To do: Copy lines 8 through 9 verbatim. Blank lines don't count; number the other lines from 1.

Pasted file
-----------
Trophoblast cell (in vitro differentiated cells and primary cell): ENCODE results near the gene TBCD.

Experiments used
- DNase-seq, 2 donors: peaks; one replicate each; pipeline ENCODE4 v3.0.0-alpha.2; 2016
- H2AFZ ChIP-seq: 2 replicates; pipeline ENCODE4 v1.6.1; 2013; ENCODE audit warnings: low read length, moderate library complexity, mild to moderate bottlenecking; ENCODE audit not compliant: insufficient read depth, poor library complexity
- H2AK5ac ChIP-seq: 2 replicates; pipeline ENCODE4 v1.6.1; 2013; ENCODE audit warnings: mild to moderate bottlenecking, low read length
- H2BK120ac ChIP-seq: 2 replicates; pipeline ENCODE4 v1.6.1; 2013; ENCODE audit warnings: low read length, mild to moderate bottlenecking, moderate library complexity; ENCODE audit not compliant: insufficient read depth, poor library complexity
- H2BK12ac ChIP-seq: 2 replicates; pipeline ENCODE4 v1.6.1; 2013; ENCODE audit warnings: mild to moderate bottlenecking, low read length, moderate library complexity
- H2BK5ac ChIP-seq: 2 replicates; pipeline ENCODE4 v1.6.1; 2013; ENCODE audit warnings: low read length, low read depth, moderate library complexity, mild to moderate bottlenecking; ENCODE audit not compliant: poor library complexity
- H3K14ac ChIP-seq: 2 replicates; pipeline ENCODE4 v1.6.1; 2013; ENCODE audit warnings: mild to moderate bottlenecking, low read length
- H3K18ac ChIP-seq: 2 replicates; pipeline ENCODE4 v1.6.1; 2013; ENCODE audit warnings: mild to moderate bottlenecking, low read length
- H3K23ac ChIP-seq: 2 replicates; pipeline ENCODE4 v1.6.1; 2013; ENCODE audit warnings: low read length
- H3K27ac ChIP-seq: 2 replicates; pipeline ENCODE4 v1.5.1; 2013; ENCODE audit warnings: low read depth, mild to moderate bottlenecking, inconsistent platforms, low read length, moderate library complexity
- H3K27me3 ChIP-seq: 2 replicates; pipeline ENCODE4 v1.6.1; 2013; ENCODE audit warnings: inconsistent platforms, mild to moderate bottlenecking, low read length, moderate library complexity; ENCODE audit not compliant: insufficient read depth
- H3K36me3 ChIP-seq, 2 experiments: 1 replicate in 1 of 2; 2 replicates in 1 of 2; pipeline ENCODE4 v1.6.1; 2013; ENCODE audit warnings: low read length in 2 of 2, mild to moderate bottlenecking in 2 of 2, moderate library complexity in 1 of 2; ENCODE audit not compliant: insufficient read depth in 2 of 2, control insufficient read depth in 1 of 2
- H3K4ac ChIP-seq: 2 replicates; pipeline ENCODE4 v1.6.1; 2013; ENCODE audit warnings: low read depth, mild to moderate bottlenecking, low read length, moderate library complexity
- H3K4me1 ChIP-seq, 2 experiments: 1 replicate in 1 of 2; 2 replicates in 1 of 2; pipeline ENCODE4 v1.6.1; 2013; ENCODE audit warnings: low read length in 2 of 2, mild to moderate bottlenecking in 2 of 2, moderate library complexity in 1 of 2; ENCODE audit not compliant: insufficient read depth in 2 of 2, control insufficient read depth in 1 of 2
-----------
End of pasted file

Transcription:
- H2BK5ac ChIP-seq: 2 replicates; pipeline ENCODE4 v1.6.1; 2013; ENCODE audit warnings: low read length, low read depth, moderate library complexity, mild to moderate bottlenecking; ENCODE audit not compliant: poor library complexity
- H3K14ac ChIP-seq: 2 replicates; pipeline ENCODE4 v1.6.1; 2013; ENCODE audit warnings: mild to moderate bottlenecking, low read length